Fun With Falafel
Plus, you need a pita
1000 Figs’ Falafel Feast for Two
JEFFERY JOHNSTON PHOTOGRAPH
Pity the local falafel and its brother-by-another-mother, the gyro. One may find them at every Middle Eastern and Greek restaurant around town, but too often they’re unremarkable – suffering from an essential sameness as though they emerged fully wrapped in paper-thin foil from some food conglomerate’s regional distribution center.
Happily, this is changing. A couple of newcomers offer a fresh perspective on these affordable street foods as well as broadening the ever-increasing spectrum of vegetarian fare. In Fauborg St. John, 1000 Figs presents a vibrant approach to all things chickpea underscored with an array of creatively prepared produce. Owners Theresa Galli and her fiancé Gavin Cady first got their feet wet with restaurant ownership with the Fat Falafel Food Truck, which they started back in November 2012. Two years later they opened 1000 Figs.
“The restaurant is an extension of the truck,” Galli says. “We still serve the same things but with more choices, as we have a lot more space to explore.” The terrific location just off of Esplanade Avenue in the heart of Faubourg St. John is a big plus.
Recommended dishes include the Falafel Feast for Two, an artful composition that draws looks from other diners when it comes out the kitchen. The long, slender platter features a pair of salads – one with mixed local produce that changes based on availability and the other a house slaw of beet, carrot and cilantro. Fridge pickles add another flavor profile – they served radish and cauliflower at my last visit – to accompany the hummus and babaganoush. Their homemade flatbread serves as a canvas for scooping things up, and a pair of sauces punch up the flavor. One, a creamy tzatziki, is freshened with dill and cucumber. The other is toum, a raw garlic emulsion brightened with lemon juice, which is especially bold and surprising.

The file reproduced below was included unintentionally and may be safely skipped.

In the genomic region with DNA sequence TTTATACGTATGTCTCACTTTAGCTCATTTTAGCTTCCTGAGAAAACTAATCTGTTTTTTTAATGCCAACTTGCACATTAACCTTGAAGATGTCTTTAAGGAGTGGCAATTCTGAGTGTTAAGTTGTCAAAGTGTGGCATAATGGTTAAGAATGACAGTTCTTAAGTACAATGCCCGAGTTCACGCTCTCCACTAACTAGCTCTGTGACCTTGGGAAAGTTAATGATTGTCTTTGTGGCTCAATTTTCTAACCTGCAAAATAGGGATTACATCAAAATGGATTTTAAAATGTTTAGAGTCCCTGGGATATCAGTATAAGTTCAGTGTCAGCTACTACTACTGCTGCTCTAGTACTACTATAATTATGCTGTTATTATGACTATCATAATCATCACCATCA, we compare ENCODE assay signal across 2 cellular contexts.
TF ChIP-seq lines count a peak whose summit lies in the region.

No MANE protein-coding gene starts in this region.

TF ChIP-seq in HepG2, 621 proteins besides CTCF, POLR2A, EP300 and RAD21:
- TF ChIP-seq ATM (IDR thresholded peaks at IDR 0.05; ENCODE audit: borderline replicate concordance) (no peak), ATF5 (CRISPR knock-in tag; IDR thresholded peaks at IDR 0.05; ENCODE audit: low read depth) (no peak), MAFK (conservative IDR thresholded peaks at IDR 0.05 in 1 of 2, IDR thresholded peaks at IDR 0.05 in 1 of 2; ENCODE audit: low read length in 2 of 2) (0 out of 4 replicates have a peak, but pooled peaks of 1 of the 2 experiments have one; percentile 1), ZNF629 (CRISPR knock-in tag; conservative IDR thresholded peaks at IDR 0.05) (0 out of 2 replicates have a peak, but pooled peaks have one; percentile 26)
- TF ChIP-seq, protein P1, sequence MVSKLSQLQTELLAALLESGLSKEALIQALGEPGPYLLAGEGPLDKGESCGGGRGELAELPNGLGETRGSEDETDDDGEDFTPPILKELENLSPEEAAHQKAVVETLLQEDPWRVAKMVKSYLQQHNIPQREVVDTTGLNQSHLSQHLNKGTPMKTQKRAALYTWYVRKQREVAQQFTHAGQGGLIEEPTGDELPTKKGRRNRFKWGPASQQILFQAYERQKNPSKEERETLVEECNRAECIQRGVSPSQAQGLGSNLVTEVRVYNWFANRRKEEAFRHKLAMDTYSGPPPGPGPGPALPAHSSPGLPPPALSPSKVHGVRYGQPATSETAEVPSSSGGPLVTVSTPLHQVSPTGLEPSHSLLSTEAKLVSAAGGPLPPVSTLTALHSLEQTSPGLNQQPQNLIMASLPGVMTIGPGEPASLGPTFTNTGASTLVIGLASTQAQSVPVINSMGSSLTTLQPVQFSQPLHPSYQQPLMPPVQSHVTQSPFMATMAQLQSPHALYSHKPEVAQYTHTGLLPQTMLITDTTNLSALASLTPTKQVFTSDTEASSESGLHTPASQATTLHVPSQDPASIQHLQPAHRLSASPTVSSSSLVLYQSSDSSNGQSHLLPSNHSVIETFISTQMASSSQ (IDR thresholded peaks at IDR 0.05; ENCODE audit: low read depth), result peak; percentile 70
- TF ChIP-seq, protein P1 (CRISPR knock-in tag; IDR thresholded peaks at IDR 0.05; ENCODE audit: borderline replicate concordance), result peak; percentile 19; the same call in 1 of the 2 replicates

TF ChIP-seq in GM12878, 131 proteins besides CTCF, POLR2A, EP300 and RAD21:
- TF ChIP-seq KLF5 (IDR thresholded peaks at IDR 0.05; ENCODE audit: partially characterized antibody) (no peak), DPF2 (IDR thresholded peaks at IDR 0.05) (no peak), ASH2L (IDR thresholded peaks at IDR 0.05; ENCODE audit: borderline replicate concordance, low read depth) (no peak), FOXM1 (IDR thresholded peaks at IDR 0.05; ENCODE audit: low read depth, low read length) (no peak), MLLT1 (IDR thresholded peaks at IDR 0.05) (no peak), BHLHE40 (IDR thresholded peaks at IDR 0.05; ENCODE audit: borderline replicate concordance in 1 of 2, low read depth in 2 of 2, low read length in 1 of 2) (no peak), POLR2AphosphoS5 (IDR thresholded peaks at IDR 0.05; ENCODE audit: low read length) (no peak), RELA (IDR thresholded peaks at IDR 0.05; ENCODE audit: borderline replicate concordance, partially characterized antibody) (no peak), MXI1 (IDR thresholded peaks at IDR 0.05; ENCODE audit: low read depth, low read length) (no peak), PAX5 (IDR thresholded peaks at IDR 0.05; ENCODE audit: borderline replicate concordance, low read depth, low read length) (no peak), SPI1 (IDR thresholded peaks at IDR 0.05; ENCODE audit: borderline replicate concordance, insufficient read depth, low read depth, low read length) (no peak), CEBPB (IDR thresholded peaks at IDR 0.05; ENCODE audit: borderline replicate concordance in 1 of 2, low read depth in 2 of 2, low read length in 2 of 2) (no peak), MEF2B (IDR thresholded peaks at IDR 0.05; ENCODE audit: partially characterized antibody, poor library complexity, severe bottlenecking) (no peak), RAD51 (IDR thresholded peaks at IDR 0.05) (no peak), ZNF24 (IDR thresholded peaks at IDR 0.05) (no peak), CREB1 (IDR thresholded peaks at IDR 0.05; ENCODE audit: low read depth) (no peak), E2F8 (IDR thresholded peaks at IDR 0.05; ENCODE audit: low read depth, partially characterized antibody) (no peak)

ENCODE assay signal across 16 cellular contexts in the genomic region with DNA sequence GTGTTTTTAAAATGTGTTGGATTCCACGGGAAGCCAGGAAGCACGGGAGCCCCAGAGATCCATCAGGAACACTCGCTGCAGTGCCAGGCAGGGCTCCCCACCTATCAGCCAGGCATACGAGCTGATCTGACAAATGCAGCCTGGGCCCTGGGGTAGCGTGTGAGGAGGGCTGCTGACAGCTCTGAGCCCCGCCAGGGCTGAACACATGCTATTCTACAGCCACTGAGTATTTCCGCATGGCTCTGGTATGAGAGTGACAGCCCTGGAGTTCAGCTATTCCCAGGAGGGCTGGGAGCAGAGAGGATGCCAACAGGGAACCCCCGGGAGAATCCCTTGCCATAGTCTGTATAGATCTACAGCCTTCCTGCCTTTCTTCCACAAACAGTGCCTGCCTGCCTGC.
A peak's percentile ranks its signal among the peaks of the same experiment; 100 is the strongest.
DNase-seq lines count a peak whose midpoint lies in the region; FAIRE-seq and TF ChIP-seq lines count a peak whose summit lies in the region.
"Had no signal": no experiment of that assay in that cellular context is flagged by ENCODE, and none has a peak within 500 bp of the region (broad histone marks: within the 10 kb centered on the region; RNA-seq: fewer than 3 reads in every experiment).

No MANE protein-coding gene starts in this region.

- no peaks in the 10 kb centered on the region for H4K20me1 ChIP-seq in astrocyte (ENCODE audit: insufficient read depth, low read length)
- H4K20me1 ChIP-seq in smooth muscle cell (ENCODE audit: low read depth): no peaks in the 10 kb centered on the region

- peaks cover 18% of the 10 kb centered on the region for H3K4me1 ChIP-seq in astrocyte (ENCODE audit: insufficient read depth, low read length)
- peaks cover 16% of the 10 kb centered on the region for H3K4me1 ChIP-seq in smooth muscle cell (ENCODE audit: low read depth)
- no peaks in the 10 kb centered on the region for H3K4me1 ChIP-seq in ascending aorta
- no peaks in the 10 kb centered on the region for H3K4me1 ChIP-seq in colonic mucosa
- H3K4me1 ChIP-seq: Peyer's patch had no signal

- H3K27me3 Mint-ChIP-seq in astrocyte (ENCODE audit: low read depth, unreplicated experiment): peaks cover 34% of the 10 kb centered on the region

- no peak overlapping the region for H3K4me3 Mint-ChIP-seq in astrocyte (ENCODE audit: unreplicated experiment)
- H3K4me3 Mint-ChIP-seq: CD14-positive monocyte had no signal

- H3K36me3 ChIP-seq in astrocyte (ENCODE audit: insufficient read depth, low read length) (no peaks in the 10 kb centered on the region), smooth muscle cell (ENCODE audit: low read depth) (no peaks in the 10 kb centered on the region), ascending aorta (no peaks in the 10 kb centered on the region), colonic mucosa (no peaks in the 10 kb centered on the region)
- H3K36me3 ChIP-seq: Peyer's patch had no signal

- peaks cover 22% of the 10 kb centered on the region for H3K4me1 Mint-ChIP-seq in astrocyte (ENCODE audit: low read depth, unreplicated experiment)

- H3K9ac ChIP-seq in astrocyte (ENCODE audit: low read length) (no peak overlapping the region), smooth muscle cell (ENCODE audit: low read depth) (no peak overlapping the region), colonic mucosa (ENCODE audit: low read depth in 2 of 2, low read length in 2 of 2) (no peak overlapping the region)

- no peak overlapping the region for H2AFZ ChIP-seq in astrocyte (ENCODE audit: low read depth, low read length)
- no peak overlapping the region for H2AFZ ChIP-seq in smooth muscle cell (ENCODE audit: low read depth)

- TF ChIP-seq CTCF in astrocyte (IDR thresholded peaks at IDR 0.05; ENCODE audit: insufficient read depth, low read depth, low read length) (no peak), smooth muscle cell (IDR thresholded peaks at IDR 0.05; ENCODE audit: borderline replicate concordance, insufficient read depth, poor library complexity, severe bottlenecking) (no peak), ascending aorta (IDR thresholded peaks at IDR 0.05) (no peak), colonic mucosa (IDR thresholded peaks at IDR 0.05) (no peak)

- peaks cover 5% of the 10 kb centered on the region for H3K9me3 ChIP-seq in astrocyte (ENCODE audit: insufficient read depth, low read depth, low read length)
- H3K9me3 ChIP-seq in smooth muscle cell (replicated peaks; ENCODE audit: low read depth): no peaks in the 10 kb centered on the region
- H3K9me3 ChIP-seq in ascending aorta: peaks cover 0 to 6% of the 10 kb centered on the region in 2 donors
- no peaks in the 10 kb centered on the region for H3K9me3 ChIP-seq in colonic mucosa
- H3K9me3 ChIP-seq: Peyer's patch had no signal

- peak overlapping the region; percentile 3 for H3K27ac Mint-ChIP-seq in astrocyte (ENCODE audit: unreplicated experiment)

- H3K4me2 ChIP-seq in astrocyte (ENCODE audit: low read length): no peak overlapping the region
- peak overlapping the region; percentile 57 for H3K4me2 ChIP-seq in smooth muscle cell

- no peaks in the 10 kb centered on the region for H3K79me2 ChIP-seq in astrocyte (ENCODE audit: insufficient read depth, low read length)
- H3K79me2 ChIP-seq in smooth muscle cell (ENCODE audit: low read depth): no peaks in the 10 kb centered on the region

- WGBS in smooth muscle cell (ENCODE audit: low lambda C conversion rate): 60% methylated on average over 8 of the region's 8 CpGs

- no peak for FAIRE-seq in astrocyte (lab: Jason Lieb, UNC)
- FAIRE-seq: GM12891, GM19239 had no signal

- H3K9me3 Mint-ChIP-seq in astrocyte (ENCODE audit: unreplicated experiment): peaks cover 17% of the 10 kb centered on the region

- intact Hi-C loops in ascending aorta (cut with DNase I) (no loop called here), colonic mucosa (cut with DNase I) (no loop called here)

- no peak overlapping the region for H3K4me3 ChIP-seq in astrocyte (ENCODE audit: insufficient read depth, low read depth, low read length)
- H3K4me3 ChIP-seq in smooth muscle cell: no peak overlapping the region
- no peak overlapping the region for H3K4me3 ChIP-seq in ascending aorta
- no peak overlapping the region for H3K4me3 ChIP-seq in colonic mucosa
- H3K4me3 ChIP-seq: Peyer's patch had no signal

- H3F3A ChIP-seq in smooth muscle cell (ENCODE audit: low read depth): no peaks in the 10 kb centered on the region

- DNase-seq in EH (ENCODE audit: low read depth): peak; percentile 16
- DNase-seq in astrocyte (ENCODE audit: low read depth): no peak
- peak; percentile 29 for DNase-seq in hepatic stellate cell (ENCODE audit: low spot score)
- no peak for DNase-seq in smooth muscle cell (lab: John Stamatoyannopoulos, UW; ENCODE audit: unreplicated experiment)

The falafel here is particularly distinctive, ping pong-sized fritters redolent with cumin, coriander, cayenne and sesame. The satisfying complexity will give even the most committed meat eater pause. And while it may be a vegetarian-forward menu, there are a couple of meat dishes that round it out – a dish of braised lamb in particular.
There are, oddly enough however, no figs. “The restaurant is named after a tree in our yard that I’m pretty sure had 1,000 figs on it,” Galli explains. “We will have them on the menu when they’re back in season. Then we’ll go really fig-heavy.”
Quick note: The homemade flatbread comes with the platters and feast, whereas the pita for the sandwiches comes from Mona’s. It is definitely worth ordering the former, as the bread makes a big difference. (“We tried to bake all of it in-house but we couldn’t keep up,” Galli explains). Right now the restaurant is BYOB, but with Swirl right next door that’s easily remedied.
Over on St. Claude Avenue, Kebab offers a different sort of experience while espousing similar values when it comes to food.